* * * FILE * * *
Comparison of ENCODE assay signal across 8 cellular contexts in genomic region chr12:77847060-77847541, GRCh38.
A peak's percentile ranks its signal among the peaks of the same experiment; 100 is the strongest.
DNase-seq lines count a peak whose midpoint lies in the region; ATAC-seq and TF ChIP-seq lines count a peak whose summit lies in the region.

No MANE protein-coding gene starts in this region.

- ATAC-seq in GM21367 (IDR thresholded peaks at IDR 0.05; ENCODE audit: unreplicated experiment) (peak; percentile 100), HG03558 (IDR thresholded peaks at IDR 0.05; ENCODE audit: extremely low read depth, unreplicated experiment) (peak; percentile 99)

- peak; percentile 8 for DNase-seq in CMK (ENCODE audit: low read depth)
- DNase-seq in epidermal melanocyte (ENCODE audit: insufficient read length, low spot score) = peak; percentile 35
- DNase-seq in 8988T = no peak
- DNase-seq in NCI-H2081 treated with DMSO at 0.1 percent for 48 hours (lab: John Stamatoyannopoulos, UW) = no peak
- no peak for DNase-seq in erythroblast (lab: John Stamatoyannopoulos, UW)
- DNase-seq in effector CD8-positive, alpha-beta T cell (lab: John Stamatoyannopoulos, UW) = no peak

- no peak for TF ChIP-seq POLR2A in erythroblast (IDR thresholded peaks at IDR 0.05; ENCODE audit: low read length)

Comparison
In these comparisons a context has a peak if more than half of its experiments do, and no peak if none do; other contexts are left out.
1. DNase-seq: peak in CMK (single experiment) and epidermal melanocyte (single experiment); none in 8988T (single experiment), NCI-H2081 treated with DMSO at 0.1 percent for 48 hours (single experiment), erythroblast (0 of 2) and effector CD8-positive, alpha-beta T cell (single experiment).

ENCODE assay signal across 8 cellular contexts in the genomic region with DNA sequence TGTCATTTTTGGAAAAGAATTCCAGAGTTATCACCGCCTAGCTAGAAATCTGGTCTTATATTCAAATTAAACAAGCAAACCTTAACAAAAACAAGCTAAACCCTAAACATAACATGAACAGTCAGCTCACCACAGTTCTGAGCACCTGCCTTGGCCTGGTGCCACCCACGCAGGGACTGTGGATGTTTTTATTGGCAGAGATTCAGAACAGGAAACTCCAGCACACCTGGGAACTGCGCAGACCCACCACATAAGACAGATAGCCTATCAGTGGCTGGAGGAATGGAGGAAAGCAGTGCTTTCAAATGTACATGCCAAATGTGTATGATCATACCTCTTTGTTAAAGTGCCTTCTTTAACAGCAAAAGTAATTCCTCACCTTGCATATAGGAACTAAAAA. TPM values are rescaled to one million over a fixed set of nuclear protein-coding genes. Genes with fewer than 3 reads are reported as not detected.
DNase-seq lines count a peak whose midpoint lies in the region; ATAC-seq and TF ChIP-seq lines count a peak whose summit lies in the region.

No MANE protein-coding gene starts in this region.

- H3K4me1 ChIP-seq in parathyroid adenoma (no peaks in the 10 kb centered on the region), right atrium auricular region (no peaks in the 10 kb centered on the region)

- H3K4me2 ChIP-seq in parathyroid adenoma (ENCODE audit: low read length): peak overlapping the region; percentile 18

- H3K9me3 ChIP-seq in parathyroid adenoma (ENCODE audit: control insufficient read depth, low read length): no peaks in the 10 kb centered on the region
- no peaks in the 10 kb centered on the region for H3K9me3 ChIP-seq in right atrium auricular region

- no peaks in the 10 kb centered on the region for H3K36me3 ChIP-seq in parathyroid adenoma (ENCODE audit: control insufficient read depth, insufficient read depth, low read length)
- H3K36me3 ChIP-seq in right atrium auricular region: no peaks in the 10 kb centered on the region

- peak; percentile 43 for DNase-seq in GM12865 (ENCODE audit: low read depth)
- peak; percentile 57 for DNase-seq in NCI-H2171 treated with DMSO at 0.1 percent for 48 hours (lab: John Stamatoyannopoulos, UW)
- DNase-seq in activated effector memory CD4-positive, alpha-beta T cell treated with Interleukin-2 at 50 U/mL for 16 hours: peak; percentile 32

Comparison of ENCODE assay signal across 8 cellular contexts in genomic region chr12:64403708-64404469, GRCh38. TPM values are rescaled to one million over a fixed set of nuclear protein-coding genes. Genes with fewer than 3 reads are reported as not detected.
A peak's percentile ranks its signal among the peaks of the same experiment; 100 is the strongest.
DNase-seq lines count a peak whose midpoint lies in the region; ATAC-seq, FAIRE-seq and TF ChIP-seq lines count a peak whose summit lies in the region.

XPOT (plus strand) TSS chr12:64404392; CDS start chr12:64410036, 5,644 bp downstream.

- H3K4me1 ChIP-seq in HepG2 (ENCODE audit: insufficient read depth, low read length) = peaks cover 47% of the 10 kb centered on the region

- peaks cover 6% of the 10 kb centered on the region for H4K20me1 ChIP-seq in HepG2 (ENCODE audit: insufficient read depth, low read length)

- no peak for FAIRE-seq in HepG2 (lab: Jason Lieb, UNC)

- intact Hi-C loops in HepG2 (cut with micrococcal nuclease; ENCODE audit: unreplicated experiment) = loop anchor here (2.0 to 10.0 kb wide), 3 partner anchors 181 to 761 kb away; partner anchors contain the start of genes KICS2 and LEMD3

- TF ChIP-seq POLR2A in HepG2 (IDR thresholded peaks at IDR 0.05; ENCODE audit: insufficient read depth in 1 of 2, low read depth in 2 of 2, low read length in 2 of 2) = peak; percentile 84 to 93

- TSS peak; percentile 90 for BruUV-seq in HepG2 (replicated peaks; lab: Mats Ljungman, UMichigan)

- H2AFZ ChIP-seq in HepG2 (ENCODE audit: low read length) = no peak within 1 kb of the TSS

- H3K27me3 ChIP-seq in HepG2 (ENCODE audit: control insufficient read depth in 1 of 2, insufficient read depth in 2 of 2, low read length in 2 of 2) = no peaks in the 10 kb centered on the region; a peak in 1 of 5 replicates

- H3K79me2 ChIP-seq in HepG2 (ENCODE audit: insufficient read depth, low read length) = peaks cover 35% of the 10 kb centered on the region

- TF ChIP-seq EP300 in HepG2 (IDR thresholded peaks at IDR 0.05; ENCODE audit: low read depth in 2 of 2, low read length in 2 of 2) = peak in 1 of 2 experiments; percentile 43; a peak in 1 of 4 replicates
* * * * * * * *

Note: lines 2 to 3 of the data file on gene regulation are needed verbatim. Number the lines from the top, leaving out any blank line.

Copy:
A peak's percentile ranks its signal among the peaks of the same experiment; 100 is the strongest.
DNase-seq lines count a peak whose midpoint lies in the region; ATAC-seq and TF ChIP-seq lines count a peak whose summit lies in the region.